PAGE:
succession plan to coordinate the identification and development of new flood engineers by mid September 2011. In addition, a program to coordinate the training and development of trainee engineers in the flood operations centre, as well as provide support to the flood engineers will be implemented by October 2011. The upgraded flood operations centre has arrangements for sleeping, provision of a full kitchen and catering arrangements and arrangements for long term accommodation. The centre also has dual backup generators, access to two separate power grids, backup communication systems and satellite phone connections. Records management and communication [Recommendations 2.18, 2.19, 2.20, 2.21, 2.22 and 2.23] Seqwater has reviewed the flood event log to refine information records and processes. A decision log will be implemented by mid September 2011. Seqwater will store documents relating to key decisions including: • each version of the gate operations spreadsheet which contains a different input gate operation scenario • all graphical depictions of model runs produced • a version of the gate operations spreadsheet which contains the gate operation scenario which will be implemented marked so that it is clear it is the one agreed to be implemented. The flood operation centre has trialled the digital recording of conversations on the two dedicated centre phone lines. Digital recording will be installed on both phones by the end of September 2011. In conjunction with digital phone recording and improved operational procedures, flood event logs will include the recording of decision as they are made. These processes will help provide accurate data records for significant events. The floods operation centre’s situation report has evolved over time. In conjunction with relevant stakeholders, Seqwater will redraft the report to provide a concise summary and in a format suitable for a variety of purposes and audiences by October 2011. Seqwater holds regular discussions with the Bureau of Meteorology, and these have now been formalised into regular monthly meetings. The first meeting will be held in August 2011. Seqwater is considering a range of options to provide communication support in the flood operations centre. These include a position with relevant technical expertise and emergency management processes, as well as a position to coordinate dissemination of information to stakeholders during major events. The positions will be finalised in October 2011.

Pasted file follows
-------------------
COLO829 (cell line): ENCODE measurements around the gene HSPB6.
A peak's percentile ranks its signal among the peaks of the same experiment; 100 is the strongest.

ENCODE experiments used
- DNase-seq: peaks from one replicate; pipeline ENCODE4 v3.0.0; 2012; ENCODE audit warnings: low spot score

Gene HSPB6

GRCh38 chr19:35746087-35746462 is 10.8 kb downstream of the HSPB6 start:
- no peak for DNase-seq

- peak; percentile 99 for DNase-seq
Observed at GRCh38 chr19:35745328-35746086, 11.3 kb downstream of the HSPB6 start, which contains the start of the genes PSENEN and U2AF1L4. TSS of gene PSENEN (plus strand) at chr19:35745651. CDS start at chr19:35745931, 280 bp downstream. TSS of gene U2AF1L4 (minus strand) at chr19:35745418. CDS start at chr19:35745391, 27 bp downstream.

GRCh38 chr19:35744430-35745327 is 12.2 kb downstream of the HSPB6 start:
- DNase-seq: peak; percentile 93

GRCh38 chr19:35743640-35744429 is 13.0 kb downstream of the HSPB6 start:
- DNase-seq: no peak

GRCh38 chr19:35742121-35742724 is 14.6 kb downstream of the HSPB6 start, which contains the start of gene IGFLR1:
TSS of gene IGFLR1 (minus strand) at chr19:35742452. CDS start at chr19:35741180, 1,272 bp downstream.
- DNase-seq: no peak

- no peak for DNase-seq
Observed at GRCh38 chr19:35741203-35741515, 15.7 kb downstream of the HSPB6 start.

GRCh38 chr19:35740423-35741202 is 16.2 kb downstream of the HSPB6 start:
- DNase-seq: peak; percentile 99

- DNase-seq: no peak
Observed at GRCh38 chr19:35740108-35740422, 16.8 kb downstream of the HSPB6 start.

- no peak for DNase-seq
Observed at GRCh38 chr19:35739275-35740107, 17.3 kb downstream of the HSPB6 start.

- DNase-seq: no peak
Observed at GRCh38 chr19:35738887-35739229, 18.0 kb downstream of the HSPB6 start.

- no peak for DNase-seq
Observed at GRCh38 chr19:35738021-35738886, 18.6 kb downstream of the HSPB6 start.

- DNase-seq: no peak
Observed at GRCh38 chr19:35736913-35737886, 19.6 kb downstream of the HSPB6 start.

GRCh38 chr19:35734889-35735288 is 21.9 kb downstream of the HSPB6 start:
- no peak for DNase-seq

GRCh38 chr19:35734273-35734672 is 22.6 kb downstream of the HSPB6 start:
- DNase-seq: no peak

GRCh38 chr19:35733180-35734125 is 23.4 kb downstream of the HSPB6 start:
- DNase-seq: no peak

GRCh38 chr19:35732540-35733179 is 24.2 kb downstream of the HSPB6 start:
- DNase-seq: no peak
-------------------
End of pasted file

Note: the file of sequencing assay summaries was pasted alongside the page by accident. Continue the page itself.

Alteration of the full supply level
2.2 It should be accepted that control over temporary alteration of the full supply level of Wivenhoe, Somerset and North Pine dams is solely the function of the Queensland Government acting through the responsible Minister. The regulatory framework by which the responsible Minister can effect a temporary alteration to full supply level should be simplified. For the purposes of making any decision about a temporary alteration to full supply level, the Minister should receive advice from:
Queensland Government SUPPORT Queensland Government SUPPORT Queensland Government SUPPORT

2.3

2.4

46

1. 2. 3. 4. 2.5

Seqwater, as to the flood mitigation impacts of such an alteration the Water Grid Manager, as to the security of water supply implications of such an alteration the Water Commission, as to both the flood mitigation impacts and the security of water supply implications of such an alteration DERM as to an analysis of the above advice, its own advice as to dam safety, the regulatory framework and any other matter within its expertise.